In the meantime, here I sit with two jars of sea glass, small pieces and medium pieces. What happens when the jars are filled? Do I stop going to the beach?

Does anyone out there want an envelope of sea glass? Email me, luvbuzzards at yahoo dot com. Send me your address. Give me a purpose-driven holiday.


Debra She Who Seeks said...

It's so cool to have found a big piece with your initial on it! Like a message from the sea or something.

Not on topic but . . . did you see the news report about some hockey game in California recently where a condor buzzard got into the rink and was flying around? The players were scared, those poor shrinking violets. The video clip is probably online somewhere. But if all else fails, you know a sportswriter. He could probably locate it online or in print. I'm thinking it would be a good addition to your virtual vulture festival.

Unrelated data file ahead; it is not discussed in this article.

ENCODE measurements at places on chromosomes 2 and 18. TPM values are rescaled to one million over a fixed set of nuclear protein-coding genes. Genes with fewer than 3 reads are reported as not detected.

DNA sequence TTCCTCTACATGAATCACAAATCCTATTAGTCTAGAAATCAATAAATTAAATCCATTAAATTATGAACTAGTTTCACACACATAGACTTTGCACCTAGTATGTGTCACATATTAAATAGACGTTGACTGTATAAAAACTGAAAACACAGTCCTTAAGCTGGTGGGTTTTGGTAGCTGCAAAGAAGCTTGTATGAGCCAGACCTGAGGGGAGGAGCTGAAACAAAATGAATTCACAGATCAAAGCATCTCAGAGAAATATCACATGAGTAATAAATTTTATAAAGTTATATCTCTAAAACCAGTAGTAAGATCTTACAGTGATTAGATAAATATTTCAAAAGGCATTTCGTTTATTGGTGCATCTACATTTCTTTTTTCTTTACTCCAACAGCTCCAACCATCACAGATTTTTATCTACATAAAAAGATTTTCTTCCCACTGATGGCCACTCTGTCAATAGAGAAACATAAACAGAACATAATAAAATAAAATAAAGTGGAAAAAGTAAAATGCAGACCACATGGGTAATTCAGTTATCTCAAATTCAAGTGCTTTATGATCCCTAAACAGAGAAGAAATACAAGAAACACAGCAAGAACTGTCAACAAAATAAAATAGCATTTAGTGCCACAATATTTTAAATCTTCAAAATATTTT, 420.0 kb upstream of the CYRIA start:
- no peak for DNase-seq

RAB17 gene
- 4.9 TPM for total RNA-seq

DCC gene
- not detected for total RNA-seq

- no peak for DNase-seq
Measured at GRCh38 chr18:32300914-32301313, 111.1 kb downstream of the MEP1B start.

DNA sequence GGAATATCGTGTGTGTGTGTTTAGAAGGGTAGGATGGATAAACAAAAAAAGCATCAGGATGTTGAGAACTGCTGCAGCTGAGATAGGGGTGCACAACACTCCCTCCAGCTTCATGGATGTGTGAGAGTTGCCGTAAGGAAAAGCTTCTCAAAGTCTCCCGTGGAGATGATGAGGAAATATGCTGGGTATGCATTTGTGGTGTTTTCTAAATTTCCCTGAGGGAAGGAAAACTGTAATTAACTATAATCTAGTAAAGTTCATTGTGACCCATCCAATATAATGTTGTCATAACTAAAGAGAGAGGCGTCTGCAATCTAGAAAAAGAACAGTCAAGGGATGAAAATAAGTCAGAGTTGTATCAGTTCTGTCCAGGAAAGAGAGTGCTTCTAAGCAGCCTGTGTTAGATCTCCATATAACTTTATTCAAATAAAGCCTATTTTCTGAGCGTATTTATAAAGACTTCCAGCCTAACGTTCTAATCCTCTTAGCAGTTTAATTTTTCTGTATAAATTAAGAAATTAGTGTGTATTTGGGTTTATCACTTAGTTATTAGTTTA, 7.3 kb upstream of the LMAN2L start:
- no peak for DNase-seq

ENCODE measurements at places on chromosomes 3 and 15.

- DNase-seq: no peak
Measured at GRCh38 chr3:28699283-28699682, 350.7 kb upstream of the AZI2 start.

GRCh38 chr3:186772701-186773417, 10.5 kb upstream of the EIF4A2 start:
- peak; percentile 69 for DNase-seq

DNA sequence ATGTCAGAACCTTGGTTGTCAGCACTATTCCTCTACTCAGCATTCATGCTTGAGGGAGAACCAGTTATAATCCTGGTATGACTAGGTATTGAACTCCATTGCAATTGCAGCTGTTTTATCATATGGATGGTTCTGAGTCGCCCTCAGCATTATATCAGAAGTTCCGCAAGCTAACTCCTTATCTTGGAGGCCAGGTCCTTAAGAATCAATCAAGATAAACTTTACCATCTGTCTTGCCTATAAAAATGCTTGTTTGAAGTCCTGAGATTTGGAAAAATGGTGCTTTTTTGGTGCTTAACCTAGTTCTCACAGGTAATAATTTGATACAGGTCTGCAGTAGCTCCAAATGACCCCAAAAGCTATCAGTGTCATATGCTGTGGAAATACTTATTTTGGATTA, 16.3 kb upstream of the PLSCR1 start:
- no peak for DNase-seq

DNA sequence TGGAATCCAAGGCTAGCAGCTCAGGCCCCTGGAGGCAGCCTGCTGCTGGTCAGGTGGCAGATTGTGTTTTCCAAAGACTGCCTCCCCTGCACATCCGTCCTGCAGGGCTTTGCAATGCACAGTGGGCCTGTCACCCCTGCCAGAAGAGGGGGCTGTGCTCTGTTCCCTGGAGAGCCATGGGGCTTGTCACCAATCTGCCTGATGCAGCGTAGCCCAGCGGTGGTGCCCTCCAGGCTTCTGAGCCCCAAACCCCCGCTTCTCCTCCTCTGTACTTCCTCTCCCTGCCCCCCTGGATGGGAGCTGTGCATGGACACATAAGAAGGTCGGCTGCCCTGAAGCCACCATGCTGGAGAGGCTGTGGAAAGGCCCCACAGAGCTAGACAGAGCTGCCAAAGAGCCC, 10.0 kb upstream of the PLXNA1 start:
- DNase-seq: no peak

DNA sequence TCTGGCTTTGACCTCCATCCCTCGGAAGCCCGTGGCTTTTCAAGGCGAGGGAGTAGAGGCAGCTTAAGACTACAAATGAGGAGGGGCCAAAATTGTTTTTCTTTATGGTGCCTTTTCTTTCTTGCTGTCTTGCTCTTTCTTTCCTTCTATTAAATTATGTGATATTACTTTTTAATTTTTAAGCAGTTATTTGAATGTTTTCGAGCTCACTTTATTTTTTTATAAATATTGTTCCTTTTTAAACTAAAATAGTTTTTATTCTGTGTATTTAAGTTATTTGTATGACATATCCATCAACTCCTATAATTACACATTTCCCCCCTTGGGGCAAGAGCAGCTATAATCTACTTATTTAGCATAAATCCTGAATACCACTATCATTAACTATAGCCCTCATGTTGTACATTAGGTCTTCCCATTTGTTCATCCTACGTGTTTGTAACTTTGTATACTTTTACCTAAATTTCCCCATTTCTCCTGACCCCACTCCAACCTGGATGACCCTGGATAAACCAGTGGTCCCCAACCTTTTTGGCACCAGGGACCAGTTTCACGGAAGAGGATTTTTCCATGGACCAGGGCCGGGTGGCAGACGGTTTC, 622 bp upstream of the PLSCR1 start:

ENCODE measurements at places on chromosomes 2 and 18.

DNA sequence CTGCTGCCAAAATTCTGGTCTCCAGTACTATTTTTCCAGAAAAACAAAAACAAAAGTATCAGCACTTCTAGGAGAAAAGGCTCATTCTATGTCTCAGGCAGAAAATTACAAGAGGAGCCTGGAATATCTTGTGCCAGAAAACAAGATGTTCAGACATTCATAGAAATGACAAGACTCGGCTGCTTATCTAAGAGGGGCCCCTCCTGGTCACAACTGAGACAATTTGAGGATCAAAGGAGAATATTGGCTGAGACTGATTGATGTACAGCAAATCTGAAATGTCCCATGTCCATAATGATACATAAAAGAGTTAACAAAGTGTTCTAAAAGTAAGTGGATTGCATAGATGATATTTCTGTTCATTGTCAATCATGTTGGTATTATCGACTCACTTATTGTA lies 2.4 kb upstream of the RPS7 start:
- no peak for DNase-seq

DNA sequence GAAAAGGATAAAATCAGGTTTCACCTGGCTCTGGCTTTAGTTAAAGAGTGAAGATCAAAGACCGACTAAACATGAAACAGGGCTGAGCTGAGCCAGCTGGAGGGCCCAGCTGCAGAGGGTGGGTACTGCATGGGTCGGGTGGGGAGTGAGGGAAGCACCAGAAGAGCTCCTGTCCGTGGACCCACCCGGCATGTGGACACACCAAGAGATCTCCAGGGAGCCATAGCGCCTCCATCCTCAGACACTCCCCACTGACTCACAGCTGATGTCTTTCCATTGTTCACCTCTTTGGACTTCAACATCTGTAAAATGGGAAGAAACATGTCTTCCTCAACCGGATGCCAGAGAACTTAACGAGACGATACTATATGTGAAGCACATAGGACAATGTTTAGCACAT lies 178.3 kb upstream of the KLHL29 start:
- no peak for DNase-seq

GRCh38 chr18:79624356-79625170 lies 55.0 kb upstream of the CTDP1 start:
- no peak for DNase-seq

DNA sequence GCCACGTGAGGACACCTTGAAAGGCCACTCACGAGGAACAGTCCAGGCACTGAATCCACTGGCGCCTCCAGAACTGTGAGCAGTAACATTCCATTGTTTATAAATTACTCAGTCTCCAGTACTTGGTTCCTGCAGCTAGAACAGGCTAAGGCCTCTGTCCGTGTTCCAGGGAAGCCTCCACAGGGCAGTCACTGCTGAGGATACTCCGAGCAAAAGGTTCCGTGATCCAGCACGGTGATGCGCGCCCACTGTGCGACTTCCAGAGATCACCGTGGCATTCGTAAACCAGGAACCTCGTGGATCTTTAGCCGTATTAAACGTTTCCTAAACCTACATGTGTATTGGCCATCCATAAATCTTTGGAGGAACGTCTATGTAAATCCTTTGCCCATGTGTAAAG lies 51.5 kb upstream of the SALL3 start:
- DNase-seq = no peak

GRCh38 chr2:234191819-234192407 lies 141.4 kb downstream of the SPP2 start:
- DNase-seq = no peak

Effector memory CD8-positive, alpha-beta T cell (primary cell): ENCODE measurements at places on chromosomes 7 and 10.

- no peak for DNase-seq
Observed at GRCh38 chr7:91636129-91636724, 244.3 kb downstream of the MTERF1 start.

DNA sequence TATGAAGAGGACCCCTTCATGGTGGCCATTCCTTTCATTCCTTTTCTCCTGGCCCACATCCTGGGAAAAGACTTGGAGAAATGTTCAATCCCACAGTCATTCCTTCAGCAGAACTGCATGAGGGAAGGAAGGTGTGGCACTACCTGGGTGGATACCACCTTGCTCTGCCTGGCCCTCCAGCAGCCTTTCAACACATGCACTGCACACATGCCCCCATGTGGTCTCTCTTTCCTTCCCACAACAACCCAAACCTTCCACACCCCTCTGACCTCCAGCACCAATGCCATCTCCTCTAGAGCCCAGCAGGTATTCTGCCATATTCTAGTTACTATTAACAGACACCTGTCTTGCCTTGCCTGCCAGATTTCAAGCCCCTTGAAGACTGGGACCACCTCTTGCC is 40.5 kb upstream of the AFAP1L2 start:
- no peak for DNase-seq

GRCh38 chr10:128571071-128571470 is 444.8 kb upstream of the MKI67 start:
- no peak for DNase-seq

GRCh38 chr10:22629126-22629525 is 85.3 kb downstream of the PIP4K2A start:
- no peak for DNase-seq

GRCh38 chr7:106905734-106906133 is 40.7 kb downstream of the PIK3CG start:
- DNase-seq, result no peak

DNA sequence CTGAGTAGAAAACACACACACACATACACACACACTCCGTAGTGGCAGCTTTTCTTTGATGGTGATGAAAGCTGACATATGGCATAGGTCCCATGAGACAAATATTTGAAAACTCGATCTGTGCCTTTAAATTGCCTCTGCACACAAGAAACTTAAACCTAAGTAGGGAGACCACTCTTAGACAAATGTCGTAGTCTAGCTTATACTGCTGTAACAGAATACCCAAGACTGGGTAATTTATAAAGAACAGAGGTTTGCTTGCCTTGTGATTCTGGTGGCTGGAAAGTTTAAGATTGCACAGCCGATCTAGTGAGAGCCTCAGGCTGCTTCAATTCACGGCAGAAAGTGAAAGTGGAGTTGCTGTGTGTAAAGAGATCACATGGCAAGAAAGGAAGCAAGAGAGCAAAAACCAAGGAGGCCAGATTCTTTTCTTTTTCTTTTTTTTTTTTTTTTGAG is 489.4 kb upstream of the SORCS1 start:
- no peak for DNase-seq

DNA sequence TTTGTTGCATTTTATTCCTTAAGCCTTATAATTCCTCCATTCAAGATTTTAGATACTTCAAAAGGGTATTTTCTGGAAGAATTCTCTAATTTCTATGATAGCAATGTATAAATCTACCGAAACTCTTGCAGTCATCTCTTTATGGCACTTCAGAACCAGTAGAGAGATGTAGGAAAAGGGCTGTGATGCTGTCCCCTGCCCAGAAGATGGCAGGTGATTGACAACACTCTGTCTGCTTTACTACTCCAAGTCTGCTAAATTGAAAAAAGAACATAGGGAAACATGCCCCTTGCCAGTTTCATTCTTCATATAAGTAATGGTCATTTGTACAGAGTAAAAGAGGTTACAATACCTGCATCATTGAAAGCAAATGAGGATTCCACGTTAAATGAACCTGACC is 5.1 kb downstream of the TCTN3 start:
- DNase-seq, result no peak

Kristen said...

I grew up spending summers by the ocean, and seaglass hunting is pretty much a compulsion for me as soon as I step onto a beach :) It feels meditative. What to do when the two jars are filled? I like to use seaglass in candle holders. E.g. you get a clear glass bowl (or a low, wide vase), put some seaglass in, and then settle a small glass votive or tea light holder in among the seaglass. That way the glass picks up the candlelight. Of course, gifting the seaglass is a good solution too!

Elizabeth said...

I grew up spending summers on the Michigan side of Lake Michigan. My mother gets up every morning when she's there and walks, collecting lake glass as she goes. We have tubs and tubs of it, sorted by color. Sometimes she glues it onto stuff, making stained glass window type things. Some bits just find themselves on windowsills or in jars by bedside tables.